Inside the industry: Why popularity is a problem for big-selling SUVs

Proving the old adage that trouble can come from anywhere, the latest CO2 emissions data for Europe highlights that one of the many headwinds is blowing from the direction of one of the most popular and most profitable areas of the car-making business.

For many years, SUVs have been the panacea for under-pressure companies, a few inches of ride height seemingly transforming buyers’ interpretations and luring them into spending several thousands more on what’s often simply a higher hatchback. So long beset by wafer-thin margins, firms couldn’t believe their luck.

At the start of the SUV boom, when accountants, engineers and factories were focused on switching on the income in larger car sectors, these inevitably heavier and less aerodynamic vehicles were happily (or ignorantly) powered by diesel, which, for all its faults, has always held a considerable CO2 advantage over petrol.

Things are very different now, with buyers eschewing diesel but largely unable or unwilling to pay extra for a plug-in hybrid. The result? The very cars generating the profits for firms to invest in this once-in-a-generation technology shift are at risk of attracting emissions fines that curtail their value.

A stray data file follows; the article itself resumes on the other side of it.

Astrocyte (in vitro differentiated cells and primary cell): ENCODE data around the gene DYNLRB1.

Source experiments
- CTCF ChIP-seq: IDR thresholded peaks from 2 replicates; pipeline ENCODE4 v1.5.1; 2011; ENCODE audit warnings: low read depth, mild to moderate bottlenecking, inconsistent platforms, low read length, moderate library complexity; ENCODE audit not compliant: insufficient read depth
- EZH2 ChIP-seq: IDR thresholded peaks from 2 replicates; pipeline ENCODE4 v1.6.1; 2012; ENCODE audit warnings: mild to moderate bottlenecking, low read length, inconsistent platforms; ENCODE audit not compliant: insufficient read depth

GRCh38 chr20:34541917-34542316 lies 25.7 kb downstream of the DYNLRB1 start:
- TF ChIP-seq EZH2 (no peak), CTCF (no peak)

No one is going to stop building SUVs – they’re too profitable for that – but an indication of the issues they’re causing is shown in the latest, typically excellent JATO Dynamics summary of calculated CO2 averages so far this year. It highlights that, after years of reducing CO2 via huge investments in cleaner engine technology, the industry is now back to where it was in 2014. Thank you, SUVs and petrol.

But there can be no excuses; the EU has outlined a phased goal from 2020, whereby marques must, in very simple terms, average 95g/km of CO2 per car sold or face stringent fines. The UK has committed to mirroring these regulations post-Brexit. At the end of last year, the European industry was, at an average, a massive 27.2g/km over that target.

There are success stories, led by Toyota, Citroën and Nissan. Each is tackling the challenge differently. Toyota sits pretty thanks to its long-held focus on hybrids. Citroën benefits from selling plenty of small, light cars and a relatively low proportion of SUVs (30%). And 9% of Nissan’s sales in Europe are of the electric Leaf, offsetting the fact that 72% of its total is from SUVs.

Others companies face far greater problems, but even these leaders are feeling the pressure. In truth, there’s only one answer, and it’s not such a happy story for the bottom line: if you want to keep making SUVs, you must keep ploughing profits into making more plug-in hybrids and electric cars.